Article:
Culture eats strategy for breakfast!!

Quote: From legendary management consultant and writer, Peter Drucker.

When you next visit Pinnacle you may notice a slight change in the Office dynamics with a return to a more slimmed-down Office infrastructure and staff resourcing.

Over the past decade, we have pursued a strategy to grow the Pinnacle Practice in order to optimise Practice systems and procedures and nurture new talent from within.  We have also been keen to achieve the financial advantages of scale and sustainability which lead to reinvestment in Practice compliance processes and service standards. To this end, over the past 4 years we expanded our Partner numbers from 2 to 4 Partners to achieve the critical mass we were seeking.

In a recent industry peer review conducted by Macquarie of over 350 similar Practices across Australia, Pinnacle was rated in the top 10% nationally in terms of Practice management and client servicing.

What had set Pinnacle ahead of many of our peers was our commitment to building a progressive and innovative Practice culture from within. This has helped to attract, empower and retain gifted people who are committed to delivering an intelligent, client-first approach to relationships. Rightfully so, our embedded cultural beliefs extended to a non-negotiable duty of care to serve clients’ best interests while avoiding conflicts of interest wherever possible.

The findings of the Royal Commission into Misconduct in the Banking, Superannuation and Financial Services Industry, has served to reaffirm the decisions Pinnacle initiated over a decade ago.  At that time, Chris, Selena and I decided to separate our Practice from the now obvious conflicts where product providers and advice providers (financial planners) were joined at the hip and the lines between client’s best interests and those of meeting a corporate  agenda may have become blurred. In this regard, many of our readers may recall Pinnacle negotiating with product providers to return volume rebates to clients in the form of reduced Platform fees, rather than pass rebates across to Pinnacle.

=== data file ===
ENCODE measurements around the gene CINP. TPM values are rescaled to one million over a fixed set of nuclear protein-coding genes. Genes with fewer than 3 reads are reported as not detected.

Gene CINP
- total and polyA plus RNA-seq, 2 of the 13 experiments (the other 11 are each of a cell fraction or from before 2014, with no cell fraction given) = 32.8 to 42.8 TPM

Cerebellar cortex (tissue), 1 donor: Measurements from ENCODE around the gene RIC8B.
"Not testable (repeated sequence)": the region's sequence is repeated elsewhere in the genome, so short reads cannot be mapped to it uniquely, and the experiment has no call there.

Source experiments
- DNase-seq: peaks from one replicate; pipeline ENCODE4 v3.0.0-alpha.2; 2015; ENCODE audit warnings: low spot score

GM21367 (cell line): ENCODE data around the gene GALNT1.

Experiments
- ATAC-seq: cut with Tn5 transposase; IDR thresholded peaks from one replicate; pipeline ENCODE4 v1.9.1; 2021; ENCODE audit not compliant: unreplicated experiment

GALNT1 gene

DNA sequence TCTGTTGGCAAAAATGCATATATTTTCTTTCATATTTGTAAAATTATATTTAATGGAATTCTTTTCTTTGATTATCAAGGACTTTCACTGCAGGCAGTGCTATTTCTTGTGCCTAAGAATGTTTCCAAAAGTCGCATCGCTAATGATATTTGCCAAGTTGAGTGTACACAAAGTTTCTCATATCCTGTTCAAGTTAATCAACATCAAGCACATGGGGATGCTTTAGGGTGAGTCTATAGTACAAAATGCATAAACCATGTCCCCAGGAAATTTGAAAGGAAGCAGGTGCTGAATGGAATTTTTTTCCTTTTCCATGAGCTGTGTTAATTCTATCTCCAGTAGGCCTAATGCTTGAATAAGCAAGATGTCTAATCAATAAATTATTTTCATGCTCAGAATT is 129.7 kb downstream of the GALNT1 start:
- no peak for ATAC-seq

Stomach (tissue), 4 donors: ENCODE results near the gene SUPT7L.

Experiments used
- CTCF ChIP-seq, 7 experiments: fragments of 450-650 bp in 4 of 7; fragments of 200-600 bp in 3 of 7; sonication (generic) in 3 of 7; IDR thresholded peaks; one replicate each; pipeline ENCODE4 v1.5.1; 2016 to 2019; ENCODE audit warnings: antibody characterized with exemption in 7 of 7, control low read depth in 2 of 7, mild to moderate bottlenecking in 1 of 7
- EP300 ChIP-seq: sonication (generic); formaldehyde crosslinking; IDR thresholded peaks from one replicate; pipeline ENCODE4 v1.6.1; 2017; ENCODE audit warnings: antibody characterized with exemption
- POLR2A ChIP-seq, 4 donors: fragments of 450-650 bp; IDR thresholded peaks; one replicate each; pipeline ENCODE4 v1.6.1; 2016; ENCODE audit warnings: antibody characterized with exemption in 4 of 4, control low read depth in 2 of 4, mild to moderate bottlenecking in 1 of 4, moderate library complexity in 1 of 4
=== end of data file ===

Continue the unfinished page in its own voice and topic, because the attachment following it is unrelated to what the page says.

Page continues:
In April 2009, Pinnacle took the bold decision (for the times) to become self-Licensed and applied for our own Australian Financial Services License (AFSL). This further separated our Practice from the now described ’vertically integrated’ business models (where product and advice collide). Clearly not owning product (and the consequent relying on related product fees to supplement income) has allowed Pinnacle the freedom to apply recommendations which are unmistakably directed in the best interests of  clients.

Now to the point!

Whilst it is pleasing to be recognised by peer review as a leader in Practice development, from the perspective of achieving a solid cultural alignment between the 4 Partners, Chris, Selena and I felt we had not been as successful. In pursuing a growth strategy, we unwittingly surrendered our resolve from within the expanded Partnership towards maintaining a cohesive cultural existence with shared values across all Partners, in particular, a shared and immutable commitment to avoiding conflicted revenues. In recognising this indifference, and in view of the Royal Commission’s findings, we decided that the best way forward for our Practice was to ‘go back to the future’ and for the time being, settle for a smaller Partnership. In this way, the Practice could win back its cultural unity and values so vigorously defended in the past.

As from 1st July, our leadership group will consist of Chris, Selena and Merrick. Together with our existing staff, we share a common vision to remain solid in our commitment to an  uncompromised, client-first approach to how we deliver services to clients and generate Practice revenues. It is all very well being very effective in strategic areas which  measure performance and achieve growth, but not at the cost of compromising cultural values. In the end, we discovered culture really does eat strategy for breakfast!

Author: Merrick Shipp, Founding Partner